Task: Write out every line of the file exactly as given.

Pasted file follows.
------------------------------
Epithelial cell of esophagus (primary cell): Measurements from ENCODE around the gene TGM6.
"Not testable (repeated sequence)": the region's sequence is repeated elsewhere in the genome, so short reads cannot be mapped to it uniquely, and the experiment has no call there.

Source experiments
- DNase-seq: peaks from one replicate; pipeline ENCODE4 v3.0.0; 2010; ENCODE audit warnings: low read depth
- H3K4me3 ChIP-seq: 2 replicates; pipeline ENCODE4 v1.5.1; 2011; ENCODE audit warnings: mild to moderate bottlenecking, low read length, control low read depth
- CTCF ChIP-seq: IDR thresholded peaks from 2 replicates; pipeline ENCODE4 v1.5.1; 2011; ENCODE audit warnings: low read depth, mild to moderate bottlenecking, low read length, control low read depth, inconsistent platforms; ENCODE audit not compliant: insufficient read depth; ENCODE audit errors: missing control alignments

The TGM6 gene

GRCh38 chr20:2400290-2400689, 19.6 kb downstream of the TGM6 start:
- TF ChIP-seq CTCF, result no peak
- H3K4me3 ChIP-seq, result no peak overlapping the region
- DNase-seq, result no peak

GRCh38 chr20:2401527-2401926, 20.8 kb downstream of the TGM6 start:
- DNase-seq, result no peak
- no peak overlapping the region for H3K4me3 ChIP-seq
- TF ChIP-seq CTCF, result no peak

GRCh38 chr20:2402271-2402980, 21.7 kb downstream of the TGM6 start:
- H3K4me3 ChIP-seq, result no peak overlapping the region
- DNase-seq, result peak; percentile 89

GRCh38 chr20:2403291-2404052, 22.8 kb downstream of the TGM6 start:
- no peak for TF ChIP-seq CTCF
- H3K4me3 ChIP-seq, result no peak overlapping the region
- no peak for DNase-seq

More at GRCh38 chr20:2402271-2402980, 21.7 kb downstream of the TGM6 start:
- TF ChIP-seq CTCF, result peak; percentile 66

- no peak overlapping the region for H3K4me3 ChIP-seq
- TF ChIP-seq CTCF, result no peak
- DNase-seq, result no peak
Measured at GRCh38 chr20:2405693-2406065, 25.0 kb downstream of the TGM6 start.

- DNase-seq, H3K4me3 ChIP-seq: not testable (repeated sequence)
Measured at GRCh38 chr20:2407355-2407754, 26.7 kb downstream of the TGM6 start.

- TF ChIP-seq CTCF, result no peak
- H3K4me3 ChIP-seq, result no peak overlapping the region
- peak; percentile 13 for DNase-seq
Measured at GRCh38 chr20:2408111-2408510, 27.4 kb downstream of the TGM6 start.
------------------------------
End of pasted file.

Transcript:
Epithelial cell of esophagus (primary cell): Measurements from ENCODE around the gene TGM6.
"Not testable (repeated sequence)": the region's sequence is repeated elsewhere in the genome, so short reads cannot be mapped to it uniquely, and the experiment has no call there.

Source experiments
- DNase-seq: peaks from one replicate; pipeline ENCODE4 v3.0.0; 2010; ENCODE audit warnings: low read depth
- H3K4me3 ChIP-seq: 2 replicates; pipeline ENCODE4 v1.5.1; 2011; ENCODE audit warnings: mild to moderate bottlenecking, low read length, control low read depth
- CTCF ChIP-seq: IDR thresholded peaks from 2 replicates; pipeline ENCODE4 v1.5.1; 2011; ENCODE audit warnings: low read depth, mild to moderate bottlenecking, low read length, control low read depth, inconsistent platforms; ENCODE audit not compliant: insufficient read depth; ENCODE audit errors: missing control alignments

The TGM6 gene

GRCh38 chr20:2400290-2400689, 19.6 kb downstream of the TGM6 start:
- TF ChIP-seq CTCF, result no peak
- H3K4me3 ChIP-seq, result no peak overlapping the region
- DNase-seq, result no peak

GRCh38 chr20:2401527-2401926, 20.8 kb downstream of the TGM6 start:
- DNase-seq, result no peak
- no peak overlapping the region for H3K4me3 ChIP-seq
- TF ChIP-seq CTCF, result no peak

GRCh38 chr20:2402271-2402980, 21.7 kb downstream of the TGM6 start:
- H3K4me3 ChIP-seq, result no peak overlapping the region
- DNase-seq, result peak; percentile 89

GRCh38 chr20:2403291-2404052, 22.8 kb downstream of the TGM6 start:
- no peak for TF ChIP-seq CTCF
- H3K4me3 ChIP-seq, result no peak overlapping the region
- no peak for DNase-seq

More at GRCh38 chr20:2402271-2402980, 21.7 kb downstream of the TGM6 start:
- TF ChIP-seq CTCF, result peak; percentile 66

- no peak overlapping the region for H3K4me3 ChIP-seq
- TF ChIP-seq CTCF, result no peak
- DNase-seq, result no peak
Measured at GRCh38 chr20:2405693-2406065, 25.0 kb downstream of the TGM6 start.

- DNase-seq, H3K4me3 ChIP-seq: not testable (repeated sequence)
Measured at GRCh38 chr20:2407355-2407754, 26.7 kb downstream of the TGM6 start.

- TF ChIP-seq CTCF, result no peak
- H3K4me3 ChIP-seq, result no peak overlapping the region
- peak; percentile 13 for DNase-seq
Measured at GRCh38 chr20:2408111-2408510, 27.4 kb downstream of the TGM6 start.